Eating disorders occur in males and females and are present across a wide range of cultures and backgrounds. Individuals with eating disorders develop an unusual relationship with food, resulting in dysfunctional eating behaviours that may include eating much less or more than is required, completely cutting out certain types of food due to an intense fear of weight gain, exercising excessively, developing a rigid, inflexible food plan, counting calories excessively, or chewing very slowly and eating extremely small portions.

Admitting that an eating disorder has developed is a very brave and courageous step. Many individuals are in denial about their eating disorder and only acknowledge their problematic behaviours once their health is severely impacted. Since the behaviours of an eating disorder are unique across clients, the treatment plan too, is unique. In therapy, we largely explore the meaning that clients give to their eating disorder, how they developed their relationship with food, and the purpose that the eating disorder served in their life. Once clients understand the cause of their eating disorder, they often view themselves through a nonjudgmental lens, which is a crucial step in the healing process.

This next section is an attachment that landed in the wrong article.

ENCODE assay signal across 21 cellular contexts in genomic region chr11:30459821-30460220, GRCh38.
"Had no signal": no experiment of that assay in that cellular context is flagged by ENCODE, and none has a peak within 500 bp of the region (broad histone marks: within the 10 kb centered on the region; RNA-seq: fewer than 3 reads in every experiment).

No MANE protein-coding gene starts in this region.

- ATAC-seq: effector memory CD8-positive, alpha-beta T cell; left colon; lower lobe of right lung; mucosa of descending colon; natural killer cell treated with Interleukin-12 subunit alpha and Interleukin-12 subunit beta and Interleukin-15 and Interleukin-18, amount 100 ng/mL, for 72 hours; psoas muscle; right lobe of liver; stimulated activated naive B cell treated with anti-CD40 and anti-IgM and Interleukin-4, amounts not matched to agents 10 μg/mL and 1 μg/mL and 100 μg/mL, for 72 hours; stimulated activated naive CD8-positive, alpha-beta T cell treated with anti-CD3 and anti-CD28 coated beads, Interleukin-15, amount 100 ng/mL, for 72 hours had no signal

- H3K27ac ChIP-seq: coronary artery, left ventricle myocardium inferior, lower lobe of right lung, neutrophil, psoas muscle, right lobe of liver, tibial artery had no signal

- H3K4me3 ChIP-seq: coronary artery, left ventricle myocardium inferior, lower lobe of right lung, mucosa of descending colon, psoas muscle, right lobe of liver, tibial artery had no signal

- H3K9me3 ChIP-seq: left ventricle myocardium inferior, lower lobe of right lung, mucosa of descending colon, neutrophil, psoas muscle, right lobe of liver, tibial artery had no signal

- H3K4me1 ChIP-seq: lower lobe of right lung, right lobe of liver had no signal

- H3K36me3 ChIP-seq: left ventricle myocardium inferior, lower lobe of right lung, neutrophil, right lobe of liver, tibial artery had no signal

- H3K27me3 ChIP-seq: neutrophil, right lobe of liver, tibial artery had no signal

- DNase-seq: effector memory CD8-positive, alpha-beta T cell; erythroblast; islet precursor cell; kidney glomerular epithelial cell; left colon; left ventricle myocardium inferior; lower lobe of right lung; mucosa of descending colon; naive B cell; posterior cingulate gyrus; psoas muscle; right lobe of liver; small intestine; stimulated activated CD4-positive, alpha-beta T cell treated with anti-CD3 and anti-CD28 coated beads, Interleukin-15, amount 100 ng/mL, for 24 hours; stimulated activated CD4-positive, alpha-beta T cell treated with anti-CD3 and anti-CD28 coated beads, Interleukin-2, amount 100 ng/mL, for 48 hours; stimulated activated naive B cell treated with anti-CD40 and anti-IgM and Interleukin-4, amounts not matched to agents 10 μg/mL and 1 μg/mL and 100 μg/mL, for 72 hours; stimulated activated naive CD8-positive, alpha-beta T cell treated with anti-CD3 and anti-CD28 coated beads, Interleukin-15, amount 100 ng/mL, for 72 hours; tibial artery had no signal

In order to help clients overcome their eating disorder, I use a variety of therapy models, such as narrative therapy in order to separate the disorder from the person. When clients perceive their issue as separate from the self, they are more likely to activate their self-healing capacities, which is important for experiencing change and growth. I also use Cognitive Behavioural Therapy for challenging some of the thoughts that clients have about food. Once clients gain insight into their personalized history of the eating disorder, as well as the resources that they have for overcoming their dysfunctional eating patterns, they begin their journey to recovery.